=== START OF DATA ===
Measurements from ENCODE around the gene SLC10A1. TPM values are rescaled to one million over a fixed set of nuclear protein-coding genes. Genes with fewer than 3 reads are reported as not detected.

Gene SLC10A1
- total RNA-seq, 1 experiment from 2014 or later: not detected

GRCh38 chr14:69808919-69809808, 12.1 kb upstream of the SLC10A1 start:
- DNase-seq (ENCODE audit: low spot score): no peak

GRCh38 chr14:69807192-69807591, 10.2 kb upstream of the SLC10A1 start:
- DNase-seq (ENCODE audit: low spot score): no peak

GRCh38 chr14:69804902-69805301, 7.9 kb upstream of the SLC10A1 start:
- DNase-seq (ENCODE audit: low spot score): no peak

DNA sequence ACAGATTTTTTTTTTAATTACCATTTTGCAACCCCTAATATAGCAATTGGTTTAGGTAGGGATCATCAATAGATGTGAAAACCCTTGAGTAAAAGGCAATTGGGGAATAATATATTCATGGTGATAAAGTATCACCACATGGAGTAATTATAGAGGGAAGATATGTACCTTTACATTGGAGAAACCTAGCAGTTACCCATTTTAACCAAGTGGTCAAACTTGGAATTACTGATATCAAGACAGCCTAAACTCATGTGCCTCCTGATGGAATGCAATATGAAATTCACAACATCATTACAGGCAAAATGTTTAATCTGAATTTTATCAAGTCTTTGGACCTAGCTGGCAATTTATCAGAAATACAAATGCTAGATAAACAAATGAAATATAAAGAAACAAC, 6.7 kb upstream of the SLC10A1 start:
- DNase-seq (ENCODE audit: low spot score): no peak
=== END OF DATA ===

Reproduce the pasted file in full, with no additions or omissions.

Measurements from ENCODE around the gene SLC10A1. TPM values are rescaled to one million over a fixed set of nuclear protein-coding genes. Genes with fewer than 3 reads are reported as not detected.

Gene SLC10A1
- total RNA-seq, 1 experiment from 2014 or later: not detected

GRCh38 chr14:69808919-69809808, 12.1 kb upstream of the SLC10A1 start:
- DNase-seq (ENCODE audit: low spot score): no peak

GRCh38 chr14:69807192-69807591, 10.2 kb upstream of the SLC10A1 start:
- DNase-seq (ENCODE audit: low spot score): no peak

GRCh38 chr14:69804902-69805301, 7.9 kb upstream of the SLC10A1 start:
- DNase-seq (ENCODE audit: low spot score): no peak

DNA sequence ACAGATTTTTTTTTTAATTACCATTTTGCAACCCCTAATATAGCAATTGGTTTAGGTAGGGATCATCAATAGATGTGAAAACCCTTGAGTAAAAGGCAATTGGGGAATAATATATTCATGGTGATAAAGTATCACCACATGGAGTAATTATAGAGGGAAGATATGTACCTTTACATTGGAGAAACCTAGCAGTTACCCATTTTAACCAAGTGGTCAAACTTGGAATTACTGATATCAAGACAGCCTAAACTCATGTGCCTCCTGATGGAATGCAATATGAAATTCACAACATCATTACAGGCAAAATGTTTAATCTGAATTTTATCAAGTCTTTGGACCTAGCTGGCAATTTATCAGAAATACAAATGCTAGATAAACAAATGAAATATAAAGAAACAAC, 6.7 kb upstream of the SLC10A1 start:
- DNase-seq (ENCODE audit: low spot score): no peak